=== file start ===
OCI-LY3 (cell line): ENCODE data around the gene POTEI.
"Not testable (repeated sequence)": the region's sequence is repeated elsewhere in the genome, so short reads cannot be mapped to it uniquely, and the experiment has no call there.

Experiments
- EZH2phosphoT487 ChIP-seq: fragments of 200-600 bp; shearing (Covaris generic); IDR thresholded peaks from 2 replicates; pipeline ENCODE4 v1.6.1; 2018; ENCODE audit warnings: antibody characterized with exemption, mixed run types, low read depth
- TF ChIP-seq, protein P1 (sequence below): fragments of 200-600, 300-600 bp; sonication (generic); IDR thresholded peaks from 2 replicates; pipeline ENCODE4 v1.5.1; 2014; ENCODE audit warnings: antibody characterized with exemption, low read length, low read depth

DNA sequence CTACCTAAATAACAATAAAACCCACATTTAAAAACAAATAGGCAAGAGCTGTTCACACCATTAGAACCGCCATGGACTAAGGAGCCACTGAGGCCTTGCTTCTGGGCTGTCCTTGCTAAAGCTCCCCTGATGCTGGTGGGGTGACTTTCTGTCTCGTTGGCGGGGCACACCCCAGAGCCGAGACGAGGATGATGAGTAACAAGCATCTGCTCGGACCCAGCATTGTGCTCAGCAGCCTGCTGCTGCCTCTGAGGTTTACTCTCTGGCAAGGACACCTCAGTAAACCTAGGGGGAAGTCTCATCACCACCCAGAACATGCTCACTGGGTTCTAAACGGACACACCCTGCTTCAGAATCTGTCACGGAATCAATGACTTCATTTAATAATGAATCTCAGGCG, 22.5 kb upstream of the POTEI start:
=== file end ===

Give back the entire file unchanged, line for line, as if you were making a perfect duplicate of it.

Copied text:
OCI-LY3 (cell line): ENCODE data around the gene POTEI.
"Not testable (repeated sequence)": the region's sequence is repeated elsewhere in the genome, so short reads cannot be mapped to it uniquely, and the experiment has no call there.

Experiments
- EZH2phosphoT487 ChIP-seq: fragments of 200-600 bp; shearing (Covaris generic); IDR thresholded peaks from 2 replicates; pipeline ENCODE4 v1.6.1; 2018; ENCODE audit warnings: antibody characterized with exemption, mixed run types, low read depth
- TF ChIP-seq, protein P1 (sequence below): fragments of 200-600, 300-600 bp; sonication (generic); IDR thresholded peaks from 2 replicates; pipeline ENCODE4 v1.5.1; 2014; ENCODE audit warnings: antibody characterized with exemption, low read length, low read depth

DNA sequence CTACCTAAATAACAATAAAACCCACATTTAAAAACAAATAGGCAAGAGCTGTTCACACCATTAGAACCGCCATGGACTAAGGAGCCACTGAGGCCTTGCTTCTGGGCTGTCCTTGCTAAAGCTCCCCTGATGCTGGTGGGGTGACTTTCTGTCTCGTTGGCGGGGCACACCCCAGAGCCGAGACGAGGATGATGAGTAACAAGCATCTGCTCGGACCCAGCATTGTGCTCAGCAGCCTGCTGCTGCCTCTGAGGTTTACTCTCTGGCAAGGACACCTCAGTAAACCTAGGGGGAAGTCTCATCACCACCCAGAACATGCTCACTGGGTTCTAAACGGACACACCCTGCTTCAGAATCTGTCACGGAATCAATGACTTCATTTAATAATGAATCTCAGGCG, 22.5 kb upstream of the POTEI start: